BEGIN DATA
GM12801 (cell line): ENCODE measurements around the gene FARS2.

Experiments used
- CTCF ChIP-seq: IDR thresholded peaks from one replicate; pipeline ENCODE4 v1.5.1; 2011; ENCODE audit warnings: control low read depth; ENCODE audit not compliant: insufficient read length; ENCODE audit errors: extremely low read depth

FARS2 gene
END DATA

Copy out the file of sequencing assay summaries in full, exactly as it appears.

GM12801 (cell line): ENCODE measurements around the gene FARS2.

Experiments used
- CTCF ChIP-seq: IDR thresholded peaks from one replicate; pipeline ENCODE4 v1.5.1; 2011; ENCODE audit warnings: control low read depth; ENCODE audit not compliant: insufficient read length; ENCODE audit errors: extremely low read depth

FARS2 gene